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Old 09-02-2013, 02:19 PM   #1
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Default Oak infection?

Hey all. Brewed a porter with plans for bourbon soaked oak cubes in the secondary. Soaked the cubes in Makers for about 72 hrs prior to dumping into the secondary with a good amount of the bourbon (about 10 ounces). It appeared to me that the fermentation restarted slowly with this move, had some thin bubble groups on the surface again but these died down over 48hrs. The infrequent bubbling in the airlock did not die down so I took a gravity reading and a taste. Taste not bad, gravity pretty close to the gravity from about a week earlier. Closed er back up. Now 48 hrs later, the thin foam on the surface is back and I definitely do have some bubbling in the airlock...at three weeks. The attached photo makes it look a little more dramatic but it's there. Could this be a smoldering infection fermenting from the cubes? Fermentation of residual sugars in the whiskey? Thoughts appreciated. Thanks!!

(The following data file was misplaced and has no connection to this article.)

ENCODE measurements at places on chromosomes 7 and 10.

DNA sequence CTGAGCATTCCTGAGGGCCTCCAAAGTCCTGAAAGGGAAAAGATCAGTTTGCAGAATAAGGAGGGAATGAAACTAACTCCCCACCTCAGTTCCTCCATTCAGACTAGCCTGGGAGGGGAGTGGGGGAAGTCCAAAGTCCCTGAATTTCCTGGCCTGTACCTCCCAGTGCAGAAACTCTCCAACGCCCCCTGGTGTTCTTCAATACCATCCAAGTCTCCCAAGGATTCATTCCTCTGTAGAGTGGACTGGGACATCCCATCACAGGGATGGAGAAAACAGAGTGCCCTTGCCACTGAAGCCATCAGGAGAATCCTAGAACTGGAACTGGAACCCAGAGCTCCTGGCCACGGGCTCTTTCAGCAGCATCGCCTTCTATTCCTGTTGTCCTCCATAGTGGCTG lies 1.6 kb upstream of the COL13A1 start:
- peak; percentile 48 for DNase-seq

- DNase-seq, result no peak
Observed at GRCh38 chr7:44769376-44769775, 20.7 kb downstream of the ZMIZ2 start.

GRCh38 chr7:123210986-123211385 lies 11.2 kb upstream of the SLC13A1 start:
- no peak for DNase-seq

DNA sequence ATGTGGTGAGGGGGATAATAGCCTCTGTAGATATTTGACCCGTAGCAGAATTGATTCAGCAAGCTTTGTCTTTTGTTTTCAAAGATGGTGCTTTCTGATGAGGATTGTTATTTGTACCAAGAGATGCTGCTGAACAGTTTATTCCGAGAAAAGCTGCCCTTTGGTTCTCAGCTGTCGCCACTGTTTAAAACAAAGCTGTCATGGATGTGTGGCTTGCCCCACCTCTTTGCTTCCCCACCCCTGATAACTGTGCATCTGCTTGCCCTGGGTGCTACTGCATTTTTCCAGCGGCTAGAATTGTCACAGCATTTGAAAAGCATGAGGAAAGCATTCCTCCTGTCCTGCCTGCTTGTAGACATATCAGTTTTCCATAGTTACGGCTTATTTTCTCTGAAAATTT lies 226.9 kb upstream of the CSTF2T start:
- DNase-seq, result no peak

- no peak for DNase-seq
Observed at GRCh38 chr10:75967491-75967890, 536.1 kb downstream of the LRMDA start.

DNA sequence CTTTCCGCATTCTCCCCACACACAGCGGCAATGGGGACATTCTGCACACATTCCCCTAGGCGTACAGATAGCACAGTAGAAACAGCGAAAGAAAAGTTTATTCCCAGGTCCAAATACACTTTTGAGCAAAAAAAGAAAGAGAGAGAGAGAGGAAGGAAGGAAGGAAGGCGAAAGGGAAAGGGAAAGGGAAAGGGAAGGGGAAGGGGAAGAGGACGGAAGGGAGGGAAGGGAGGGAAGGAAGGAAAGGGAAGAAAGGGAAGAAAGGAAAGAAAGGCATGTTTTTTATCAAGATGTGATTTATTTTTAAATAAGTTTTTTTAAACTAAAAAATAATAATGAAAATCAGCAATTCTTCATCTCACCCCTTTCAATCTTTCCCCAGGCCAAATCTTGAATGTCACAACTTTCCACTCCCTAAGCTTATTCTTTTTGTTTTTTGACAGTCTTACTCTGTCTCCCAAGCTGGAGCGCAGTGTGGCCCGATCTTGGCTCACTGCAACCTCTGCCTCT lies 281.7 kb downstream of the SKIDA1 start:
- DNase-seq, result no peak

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Old 09-02-2013, 02:33 PM   #2
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It sure doesn't look good.

I wonder if it's not the oak cubes, but instead the huge amount of headspace and the opening to take samples, that caused the infection to be able to take hold. Most infections love oxygen, and need it to get going.

I've oaked beers and wines for years, and never once had an infection from that, even without soaking them in liquor.

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Old 09-02-2013, 02:48 PM   #3
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Hello, I would give it a week and take a sample and taste it, if its not sour tasting after a week its probably not infected, it might have been just fermenting out the sugar in the bourbon.
If its sour tasting its infected, if its infected you can age it for a very long time (like a year) and maybe come out with a nice sour.

If it is infected do not use any plastics that came in contact with that brew on your next brew, it will also become infected, the only way I have found to reuse my plastics (after a nasty infection) is to soak in a 50/50 mix of hydrogen peroxide and water for 3 full days.